NEW YORK (Reuters) - The popular herbal sleep aid valerian, which has been used since ancient Greek and Roman times for various health problems, may also help ease some of the sleep problems that can come with menopause, a study said.
Modern science, though, is split on whether the herb works. Some studies have indicated that it can ease insomnia, but few rigorous clinical trials have put valerian to the test.
For the most recent study, reported in the journal Menopause, researchers in Iran randomly assigned 100 postmenopausal women with insomnia to take either two valerian capsules or inactive placebo capsules every day for a month.
“Valerian improves the quality of sleep in women with menopause who are experiencing insomnia,” wrote Simin Taavoni and colleagues at Tehran University.
“Findings from this study add support to the reported effectiveness of valerian in the clinical management of insomnia.”
Overall, their study found, 30 percent of the women assigned to valerian reported an improvement in their sleep quality, which includes factors such as how long it takes to fall asleep at night and how often a person wakes up overnight.
In contrast, only four percent of women taking the placebo reported better sleep.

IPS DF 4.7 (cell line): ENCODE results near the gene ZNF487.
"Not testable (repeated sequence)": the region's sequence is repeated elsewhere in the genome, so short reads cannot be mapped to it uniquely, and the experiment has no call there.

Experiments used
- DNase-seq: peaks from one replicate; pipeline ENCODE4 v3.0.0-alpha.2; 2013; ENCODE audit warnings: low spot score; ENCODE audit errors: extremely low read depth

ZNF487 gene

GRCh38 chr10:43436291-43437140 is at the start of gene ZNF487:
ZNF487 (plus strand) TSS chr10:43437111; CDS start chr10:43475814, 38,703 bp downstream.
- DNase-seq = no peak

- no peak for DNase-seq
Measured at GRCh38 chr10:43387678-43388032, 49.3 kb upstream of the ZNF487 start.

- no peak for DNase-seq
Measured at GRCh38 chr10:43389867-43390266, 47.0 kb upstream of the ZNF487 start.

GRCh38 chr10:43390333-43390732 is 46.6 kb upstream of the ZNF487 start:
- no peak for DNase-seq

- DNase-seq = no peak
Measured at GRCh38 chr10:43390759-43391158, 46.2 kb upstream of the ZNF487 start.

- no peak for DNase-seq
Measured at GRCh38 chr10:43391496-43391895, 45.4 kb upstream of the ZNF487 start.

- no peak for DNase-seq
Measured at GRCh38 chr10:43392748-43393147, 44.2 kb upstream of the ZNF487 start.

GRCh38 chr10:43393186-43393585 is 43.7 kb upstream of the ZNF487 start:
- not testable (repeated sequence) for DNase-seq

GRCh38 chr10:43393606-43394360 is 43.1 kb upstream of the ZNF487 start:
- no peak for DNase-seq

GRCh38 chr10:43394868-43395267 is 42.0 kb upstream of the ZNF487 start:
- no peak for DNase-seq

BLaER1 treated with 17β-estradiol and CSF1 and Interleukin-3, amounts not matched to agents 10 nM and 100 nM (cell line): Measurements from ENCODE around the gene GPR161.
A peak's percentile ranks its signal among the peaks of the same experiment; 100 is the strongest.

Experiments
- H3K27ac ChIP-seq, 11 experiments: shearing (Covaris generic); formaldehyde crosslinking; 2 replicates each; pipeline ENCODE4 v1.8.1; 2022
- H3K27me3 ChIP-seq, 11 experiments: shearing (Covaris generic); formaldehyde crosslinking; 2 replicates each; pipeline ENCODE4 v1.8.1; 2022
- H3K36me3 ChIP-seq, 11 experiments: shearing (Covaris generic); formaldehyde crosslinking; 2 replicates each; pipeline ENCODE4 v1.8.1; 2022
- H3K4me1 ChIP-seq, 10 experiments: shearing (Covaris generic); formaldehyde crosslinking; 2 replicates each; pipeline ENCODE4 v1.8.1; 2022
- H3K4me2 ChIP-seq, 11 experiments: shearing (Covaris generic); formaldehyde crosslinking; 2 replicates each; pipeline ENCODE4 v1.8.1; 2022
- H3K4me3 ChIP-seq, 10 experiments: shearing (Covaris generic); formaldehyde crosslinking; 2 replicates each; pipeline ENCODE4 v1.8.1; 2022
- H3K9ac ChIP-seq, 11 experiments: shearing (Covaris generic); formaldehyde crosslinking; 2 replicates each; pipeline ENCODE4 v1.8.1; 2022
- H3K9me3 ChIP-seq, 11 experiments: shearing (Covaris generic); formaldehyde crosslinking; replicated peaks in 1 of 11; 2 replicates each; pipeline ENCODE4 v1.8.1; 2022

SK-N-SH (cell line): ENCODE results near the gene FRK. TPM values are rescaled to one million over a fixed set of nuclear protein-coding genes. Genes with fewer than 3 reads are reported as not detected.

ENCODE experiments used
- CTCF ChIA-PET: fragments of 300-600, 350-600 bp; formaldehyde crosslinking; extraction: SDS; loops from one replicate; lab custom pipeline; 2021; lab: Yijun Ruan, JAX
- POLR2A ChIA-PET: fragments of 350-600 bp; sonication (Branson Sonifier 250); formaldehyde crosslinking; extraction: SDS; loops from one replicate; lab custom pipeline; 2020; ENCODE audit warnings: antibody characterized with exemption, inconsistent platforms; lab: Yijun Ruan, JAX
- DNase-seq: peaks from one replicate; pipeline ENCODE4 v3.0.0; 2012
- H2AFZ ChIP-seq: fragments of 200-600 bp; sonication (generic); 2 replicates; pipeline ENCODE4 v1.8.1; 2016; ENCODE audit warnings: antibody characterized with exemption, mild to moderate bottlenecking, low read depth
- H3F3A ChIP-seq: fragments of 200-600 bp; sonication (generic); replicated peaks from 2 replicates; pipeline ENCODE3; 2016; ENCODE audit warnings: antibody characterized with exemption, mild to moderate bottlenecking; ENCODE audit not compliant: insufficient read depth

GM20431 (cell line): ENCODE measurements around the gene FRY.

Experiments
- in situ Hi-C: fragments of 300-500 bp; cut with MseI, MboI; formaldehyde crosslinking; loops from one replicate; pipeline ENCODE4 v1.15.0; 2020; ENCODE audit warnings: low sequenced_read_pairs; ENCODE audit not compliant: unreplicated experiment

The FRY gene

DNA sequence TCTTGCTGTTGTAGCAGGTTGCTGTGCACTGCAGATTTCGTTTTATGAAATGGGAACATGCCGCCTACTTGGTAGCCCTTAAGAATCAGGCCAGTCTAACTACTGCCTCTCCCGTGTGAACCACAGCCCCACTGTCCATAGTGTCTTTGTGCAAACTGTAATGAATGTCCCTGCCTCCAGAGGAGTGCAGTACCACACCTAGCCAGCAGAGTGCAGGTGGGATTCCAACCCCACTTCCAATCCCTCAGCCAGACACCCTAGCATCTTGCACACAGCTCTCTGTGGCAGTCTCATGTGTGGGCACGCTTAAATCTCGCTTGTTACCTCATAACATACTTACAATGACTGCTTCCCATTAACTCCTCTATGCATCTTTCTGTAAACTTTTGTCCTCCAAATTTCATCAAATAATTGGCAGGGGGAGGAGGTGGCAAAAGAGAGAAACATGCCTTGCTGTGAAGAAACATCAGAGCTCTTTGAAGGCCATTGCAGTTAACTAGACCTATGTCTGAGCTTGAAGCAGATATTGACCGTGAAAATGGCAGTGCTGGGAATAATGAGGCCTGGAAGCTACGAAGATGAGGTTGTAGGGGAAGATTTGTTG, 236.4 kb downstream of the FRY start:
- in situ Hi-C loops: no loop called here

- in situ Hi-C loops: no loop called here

Sleep problems tend to become more common as people age, with studies suggesting that about half of older adults have insomnia symptoms, such as trouble falling asleep or staying asleep. For women, menopausal hot flashes and night sweats can add to their sleep problems.
Women in the study reported no side effects, Taavoni’s team said. General studies suggest that any side effects from the herb are mild, such as a headache or upset stomach.
The current findings are “encouraging” said Jerome Sarris of the University of Melbourne in Australia, who was not involved in the study but has researched herbal approaches to treating insomnia, anxiety and depression.
“There is no harm in trying it,” he added.
But there is currently no research on the safety of long-term use of valerian, according to the U.S. National Center for Complementary and Alternative Medicine.
Despite the positive findings in the current study, there are still questions about valerian’s effectiveness. In a recent review of clinical trials on alternative remedies for insomnia, Sarris and his colleagues found only weak evidence that valerian -- or other herbs -- work.
There was better evidence in support of yoga, tai chi and acupressure.
Sarris said that future studies should look at valerian's effects on other measures of sleep, such as the total amount of time that people taking the herb are able to stay asleep, and their daytime functioning. SOURCE: bit.ly/oaRC3q
Reporting by Amy Norton at Reuters Health; editing by Elaine Lies